York City eyes Penn Street revitalization project
There's plenty going on in the York City government as election season ramps up and local organizations look to breathe new life into Penn Street.
Montez Parker, a lifelong resident of York City, and Murphy & Dittenhafer Architects want to bring big changes to Penn Street and encourage social and economic growth over the next decade. Restoring the Princess Street Center as a community building and resource sits high on the list of revitalization.
When Parker presented the Penn Street vision plan to the City Council, he highlighted the historical, commercial and geographic significance of Penn Street.
Penn Street boasts several assets, such as its proximity to a handful of local parks and major roadways that connect through the street, passing small businesses and leading to York College, according to Parker.
"This is really just an overview to see the corridor, the artery that Penn Street is," he said.
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The vision plan would have new development to restore historic buildings, like the Princess Street Center, for community use, increase walkability and safety, create park-to-park connections and create more economic opportunities.
According to the plan, the budget for the project is still to be determined.
The center has a long history in York City, with Parker noting that "it's a huge community asset." It was a schoolhouse for 70 years, starting out segregated, and when the building was sold it became a community center, according to the vision plan. He pointed out several state or federal funds that could help bring the center back as a community center. Although the Princess Street Center is not currently on any historic building registry, they do plan to apply for one in the future, Parker said.
Parker and Murphy & Dittenhafer Architects spent six to seven months developing the plan with other community partners. He said he wants to see the vision plan executed in an equitable way.
"When I say equitable, what do I mean? Everyone sees a return of some sort. We want to ensure that every dollar is increasing the quality of life, the people that live on and around Princess Street build equity and generational wealth," Parker said, in a later interview.
The only major comments from the council were Council Member Felicia Dennis asking where to find the presentation online and Council President Sandie Walker noting that in the ARPA recommendation plan, the Princess Street Center is also listed, although it was labeled as the Princess Street Lot.
Consent agenda: In terms of recent action items, the council passed a slew of resolutions on the consent agenda to fund items for several departments like the purchase of a bucket truck for the Public Works Department and purchasing desks and two used vehicles for the York City Police Department.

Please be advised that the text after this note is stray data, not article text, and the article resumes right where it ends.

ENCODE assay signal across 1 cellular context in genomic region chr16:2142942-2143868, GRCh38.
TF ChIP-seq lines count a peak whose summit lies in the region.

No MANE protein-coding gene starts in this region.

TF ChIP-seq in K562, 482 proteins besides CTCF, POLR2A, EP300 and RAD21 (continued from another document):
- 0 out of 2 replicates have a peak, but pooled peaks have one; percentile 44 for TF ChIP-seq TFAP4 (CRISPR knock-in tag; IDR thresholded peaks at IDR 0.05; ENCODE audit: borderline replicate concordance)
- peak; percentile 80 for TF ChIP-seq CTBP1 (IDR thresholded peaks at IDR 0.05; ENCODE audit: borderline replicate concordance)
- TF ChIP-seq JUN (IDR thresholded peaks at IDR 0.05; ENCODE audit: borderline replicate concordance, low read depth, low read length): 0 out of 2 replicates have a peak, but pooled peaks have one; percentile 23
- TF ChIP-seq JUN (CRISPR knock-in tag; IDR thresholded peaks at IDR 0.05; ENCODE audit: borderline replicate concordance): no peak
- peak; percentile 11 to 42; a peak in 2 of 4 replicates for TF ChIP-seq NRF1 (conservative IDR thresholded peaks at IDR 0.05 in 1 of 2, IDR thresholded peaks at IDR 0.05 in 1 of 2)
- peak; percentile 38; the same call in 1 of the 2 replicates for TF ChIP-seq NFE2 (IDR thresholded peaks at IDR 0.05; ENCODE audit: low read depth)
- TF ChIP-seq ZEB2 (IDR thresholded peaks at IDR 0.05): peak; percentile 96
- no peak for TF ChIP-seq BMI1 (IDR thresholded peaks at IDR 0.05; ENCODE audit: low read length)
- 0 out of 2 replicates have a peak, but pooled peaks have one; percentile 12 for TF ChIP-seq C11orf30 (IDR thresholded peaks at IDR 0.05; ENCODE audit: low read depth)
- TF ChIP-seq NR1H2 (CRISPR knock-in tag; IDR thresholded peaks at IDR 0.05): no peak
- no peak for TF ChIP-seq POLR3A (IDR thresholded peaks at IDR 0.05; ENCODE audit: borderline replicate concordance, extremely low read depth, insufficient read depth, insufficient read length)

However, one item was pulled from the consent agenda by Walker. She asked why an extension of a declaration of a state of emergency was still being included in the 2023 agendas.
"I'm trying to understand, is this necessary for this declaration of disaster for an emergency, we have it on our agenda every month, what's the reasoning for it?" Walker asked.
The declaration was first declared on March 2020 in response to the COVID-19 pandemic. Kim Robertson, the acting business administrator, said it's included because Diana Thompson, the city clerk, keeps it on the agenda. Thompson said when she put out the preliminary agenda, she would keep including it until told otherwise, thinking that it was needed in order to sustain health grants.
Currently, there are no health grants that need the declaration to her knowledge, but that had been the case at the start of the pandemic, Robertson said.
City Solicitor Donald Hoyt suggested the council could ask the health bureau to check that there are no grants depending on the declaration.
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The council discussed if and when nearby cities and the federal government ended their state of emergency and take a lead from them. Pennsylvania ended its COVID-19 state of emergency on June 15, 2021, according to the Associated Press.
Councilperson Lou Rivera proposed extending the declaration through April and looking into whether it is needed. The council voted to extend the declaration for the next six weeks.
Election: As the municipal elections approach, only one of the three council seats up for election has a candidate running for reelection. While Rivera and Walker are not running again for their seats, Council Vice President Edquina Washington is.
Washington said she's running again because "there's more work to do." She'll continue to work on the same initiatives she has, like focusing on economic and community development, being a voice for the community and ensuring new and returning residents have the resources they need, she said.
"[The focus will be on] anything that involved making sure our small businesses have what they need, especially our minority and women-owned businesses have what they need, you know and just work, rolling up my sleeves and getting my hands dirty," she said.
The Penn Street Vision Plan presentation is available on the York City website at www.yorkcity.org/wp-content/uploads/2023/03/Penn-Street-Vision-Plan-Complete.pdf.
The next York City Council meeting will be on Tuesday, April 18 at 6 p.m. in Council Chambers at City Hall. The meeting will be broadcast on the White Rose Community Television website at https://www.wrct.tv/ and on YouTube at https://www.youtube.com/@WhiteRoseCommunityTV.
— Reach Noel Miller at NMiller3@yorkdispatch.com or via Twitter at @TheNoelM.